The dancing and singing of each minthami in nha-par-thwar scene symbolize different facets of feminine charm and the mintha responds with varying moods to match each act. One of the arts of a mintha is part of nha-pwar-thwar; not only has he to do the duet dance and sing, he must also have subtle artistry in reciprocating the infinite variety of his minthamis.

      The nha-par-thwar scene in the hands of a consummate artist blossoms forth as a thing of beauty, but when a lesser performer enacts it, it becomes nothing but a vulgar sham, a Cassanova shamelessly flaunting his amours and bringing out the worst side of man's base instincts.
      Ngo-gyins (wailing songs) used to worry me a lot: "There are too many of them in zat-pwes enough to drive the whole country mad; we shall become a nation of pessimists...." Now I realize all that kind of high and mighty talk is nothing but a pose, a wiser-than-thou attitude acquired through having a smattering of education; for when Daw Ah Mar's book on the three great minthas, Aung-ba-la, Po Sein, Sein-ga-done came out complete with texts of ngogyins sung by the great three,  I found myself warbling the half-forgotten airs of my hounders days to the astonishment of my family. Only then did I remember how I had enjoyed them both at zat-pwe and on the discs played on the trusty gramophone, fitted with a fluted horn.    

      I had discovered that ngo-gyin is not a dolorous wailing song as it literally suggests. Zat-pwe being partly operatic, most of the dialogue is wholly or party sung to music of the orchestra and ngo-gyin is somewhat, if not wholly, similar to the arias of the western operas. Ngo-gyins are sung both as soliloquies and also in dialogue and they are sung to express lyrical emotion.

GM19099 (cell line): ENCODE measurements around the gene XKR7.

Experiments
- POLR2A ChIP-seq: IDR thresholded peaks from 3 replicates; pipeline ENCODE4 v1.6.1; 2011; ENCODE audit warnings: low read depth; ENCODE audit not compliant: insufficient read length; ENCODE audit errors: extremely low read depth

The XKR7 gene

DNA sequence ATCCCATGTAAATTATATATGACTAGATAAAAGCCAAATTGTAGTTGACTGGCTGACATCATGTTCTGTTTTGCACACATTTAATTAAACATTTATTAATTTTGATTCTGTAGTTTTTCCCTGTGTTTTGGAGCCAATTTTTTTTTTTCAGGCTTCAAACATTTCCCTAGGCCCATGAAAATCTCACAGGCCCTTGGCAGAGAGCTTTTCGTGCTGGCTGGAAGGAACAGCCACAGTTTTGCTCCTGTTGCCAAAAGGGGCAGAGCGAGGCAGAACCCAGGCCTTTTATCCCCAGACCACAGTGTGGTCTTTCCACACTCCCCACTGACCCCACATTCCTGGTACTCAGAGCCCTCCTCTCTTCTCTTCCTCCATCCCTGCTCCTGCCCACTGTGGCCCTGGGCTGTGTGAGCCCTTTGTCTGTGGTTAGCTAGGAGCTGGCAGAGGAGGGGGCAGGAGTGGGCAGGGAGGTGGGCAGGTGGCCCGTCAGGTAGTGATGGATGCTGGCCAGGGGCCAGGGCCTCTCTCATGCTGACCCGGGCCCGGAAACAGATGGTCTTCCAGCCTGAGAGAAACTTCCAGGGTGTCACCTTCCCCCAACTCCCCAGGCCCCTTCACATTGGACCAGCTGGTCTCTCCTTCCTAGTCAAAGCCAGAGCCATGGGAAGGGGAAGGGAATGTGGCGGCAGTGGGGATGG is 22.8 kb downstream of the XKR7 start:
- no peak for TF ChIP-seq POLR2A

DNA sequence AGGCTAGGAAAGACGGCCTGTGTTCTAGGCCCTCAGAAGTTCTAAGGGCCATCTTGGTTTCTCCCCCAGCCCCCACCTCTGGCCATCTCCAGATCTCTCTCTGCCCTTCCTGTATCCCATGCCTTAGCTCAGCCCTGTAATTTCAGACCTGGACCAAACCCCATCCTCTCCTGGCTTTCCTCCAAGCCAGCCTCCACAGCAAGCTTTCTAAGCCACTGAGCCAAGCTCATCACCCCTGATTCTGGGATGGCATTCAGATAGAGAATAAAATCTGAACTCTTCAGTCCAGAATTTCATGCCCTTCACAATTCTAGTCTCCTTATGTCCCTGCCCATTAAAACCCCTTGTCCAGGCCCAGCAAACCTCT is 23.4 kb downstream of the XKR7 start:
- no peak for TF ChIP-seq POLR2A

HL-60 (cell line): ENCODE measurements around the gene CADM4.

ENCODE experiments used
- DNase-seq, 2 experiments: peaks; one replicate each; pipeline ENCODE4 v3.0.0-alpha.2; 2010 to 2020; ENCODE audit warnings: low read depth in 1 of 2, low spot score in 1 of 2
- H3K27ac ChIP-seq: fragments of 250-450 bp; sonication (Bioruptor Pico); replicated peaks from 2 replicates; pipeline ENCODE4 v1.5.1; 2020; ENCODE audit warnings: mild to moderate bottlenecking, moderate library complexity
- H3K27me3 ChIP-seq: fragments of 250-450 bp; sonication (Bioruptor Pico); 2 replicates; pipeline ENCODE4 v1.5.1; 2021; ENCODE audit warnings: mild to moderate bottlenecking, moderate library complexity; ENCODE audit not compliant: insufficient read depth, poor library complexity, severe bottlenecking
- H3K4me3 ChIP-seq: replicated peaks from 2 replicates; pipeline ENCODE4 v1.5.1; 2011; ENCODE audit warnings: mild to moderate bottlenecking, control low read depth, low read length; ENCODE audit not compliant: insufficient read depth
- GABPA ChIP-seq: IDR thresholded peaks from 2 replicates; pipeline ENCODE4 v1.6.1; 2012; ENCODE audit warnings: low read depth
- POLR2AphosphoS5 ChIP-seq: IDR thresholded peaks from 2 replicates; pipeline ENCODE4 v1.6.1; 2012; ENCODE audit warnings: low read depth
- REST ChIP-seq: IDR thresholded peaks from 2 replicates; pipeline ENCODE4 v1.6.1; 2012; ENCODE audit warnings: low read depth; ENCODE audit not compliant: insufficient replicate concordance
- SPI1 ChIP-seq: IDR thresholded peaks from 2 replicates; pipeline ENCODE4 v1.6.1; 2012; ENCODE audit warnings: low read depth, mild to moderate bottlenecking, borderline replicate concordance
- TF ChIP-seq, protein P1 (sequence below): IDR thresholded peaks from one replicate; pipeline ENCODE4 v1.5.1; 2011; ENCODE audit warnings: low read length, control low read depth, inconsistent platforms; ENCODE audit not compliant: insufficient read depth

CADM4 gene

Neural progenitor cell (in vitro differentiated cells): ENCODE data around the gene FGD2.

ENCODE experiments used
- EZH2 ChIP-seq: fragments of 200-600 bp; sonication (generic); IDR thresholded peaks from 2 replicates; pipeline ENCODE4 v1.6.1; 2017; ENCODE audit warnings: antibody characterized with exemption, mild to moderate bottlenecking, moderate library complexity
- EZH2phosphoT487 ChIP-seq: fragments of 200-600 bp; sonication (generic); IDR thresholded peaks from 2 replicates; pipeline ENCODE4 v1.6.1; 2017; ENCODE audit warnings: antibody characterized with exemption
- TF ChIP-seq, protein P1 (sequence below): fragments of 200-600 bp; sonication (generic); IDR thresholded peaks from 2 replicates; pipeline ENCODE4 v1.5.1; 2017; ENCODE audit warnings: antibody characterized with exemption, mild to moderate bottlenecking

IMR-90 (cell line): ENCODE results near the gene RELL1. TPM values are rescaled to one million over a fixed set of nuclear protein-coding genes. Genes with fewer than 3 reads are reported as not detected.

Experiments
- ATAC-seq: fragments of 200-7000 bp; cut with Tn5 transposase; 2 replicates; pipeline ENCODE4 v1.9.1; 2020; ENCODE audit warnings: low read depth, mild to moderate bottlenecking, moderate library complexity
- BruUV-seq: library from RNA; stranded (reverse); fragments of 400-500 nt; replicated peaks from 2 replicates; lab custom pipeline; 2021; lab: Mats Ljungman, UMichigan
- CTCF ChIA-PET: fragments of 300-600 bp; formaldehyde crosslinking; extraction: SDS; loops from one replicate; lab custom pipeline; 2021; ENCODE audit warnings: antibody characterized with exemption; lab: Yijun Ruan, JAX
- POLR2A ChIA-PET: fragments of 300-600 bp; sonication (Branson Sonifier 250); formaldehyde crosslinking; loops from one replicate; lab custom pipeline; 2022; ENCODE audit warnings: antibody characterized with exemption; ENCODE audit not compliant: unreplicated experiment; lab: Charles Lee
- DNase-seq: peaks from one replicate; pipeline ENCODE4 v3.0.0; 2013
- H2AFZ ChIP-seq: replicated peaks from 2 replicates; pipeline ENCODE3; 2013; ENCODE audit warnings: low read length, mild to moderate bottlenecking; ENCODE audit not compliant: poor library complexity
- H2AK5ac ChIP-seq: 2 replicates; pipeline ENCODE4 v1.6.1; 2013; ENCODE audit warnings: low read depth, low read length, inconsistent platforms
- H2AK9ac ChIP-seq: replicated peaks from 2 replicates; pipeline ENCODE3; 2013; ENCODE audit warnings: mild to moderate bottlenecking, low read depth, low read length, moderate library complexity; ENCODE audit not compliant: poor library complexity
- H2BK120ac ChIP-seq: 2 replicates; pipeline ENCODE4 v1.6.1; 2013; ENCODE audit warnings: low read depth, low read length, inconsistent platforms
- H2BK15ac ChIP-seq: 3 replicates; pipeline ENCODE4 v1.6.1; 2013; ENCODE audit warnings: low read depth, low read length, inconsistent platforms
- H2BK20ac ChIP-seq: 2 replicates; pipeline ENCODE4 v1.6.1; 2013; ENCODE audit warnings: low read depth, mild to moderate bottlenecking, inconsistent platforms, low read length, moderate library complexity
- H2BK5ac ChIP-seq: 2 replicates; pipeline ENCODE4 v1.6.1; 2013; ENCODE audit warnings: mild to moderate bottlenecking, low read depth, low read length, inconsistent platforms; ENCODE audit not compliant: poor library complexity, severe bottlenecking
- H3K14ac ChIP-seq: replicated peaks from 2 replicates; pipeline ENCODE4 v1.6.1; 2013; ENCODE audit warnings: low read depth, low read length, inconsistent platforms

The histrionic and singing art of ngo-gyin deserves a comprehensive treatment with reference to texts sung by great artistes, and with the help of Daw Ah Mar's book and colorful snippets I managed to pick up from my recent rediscovery through seeing Shwe-Manh Tin Maung's zat-pwe, I hope to present the art of ngo-gyin more fully some day.       

      Suffice it to say for the present that the art of ngo-gyin, like that of nha-par-thwar, needs a really accomplished artist to bring out its beauties.    

     One of the many mistakes I made in assessing zat-pwe is that I deplored the lack of realism, which I now realize is a stupid thing; for, who wants realism in the fantastic world of make-believe created by dance, song and music? If I was not prepared to be transported into a realm of 'suspension of disbelief' I should not have gone to a zat-pwe in the first place. I should rather be left to wallow in the slime of realities that life has to offer in abundance, today, or any day.   

      Zat-pwe is thoroughly Myanmar, very much in keeping with the national character, and I hope I shall ever be Myanmar enough to enjoy its beauties that custom cannot stale. I hope I shall never be such a dull piece of goods, that the stirring music of nat-chin, the music of the nat-ka-daw dance which usually opens a zat-pwe fails to make my heart beat to its tune. I pray that I may never have a soul so dead that the dance of the belus, zawgyis, and nagas fails to fill me with a sense of wonder and insight into human aspirations symbolized by these mythical creatures.  

P.S - I don't have any copy rights to Daw Khin Myo Chit's book. I love her books, her writing and her sense of humour . She is one of my favorite writers. Her books gave me a great help in my English learning journey. I just want to share her articles with friends and blog readers. Photos : Credit to Google.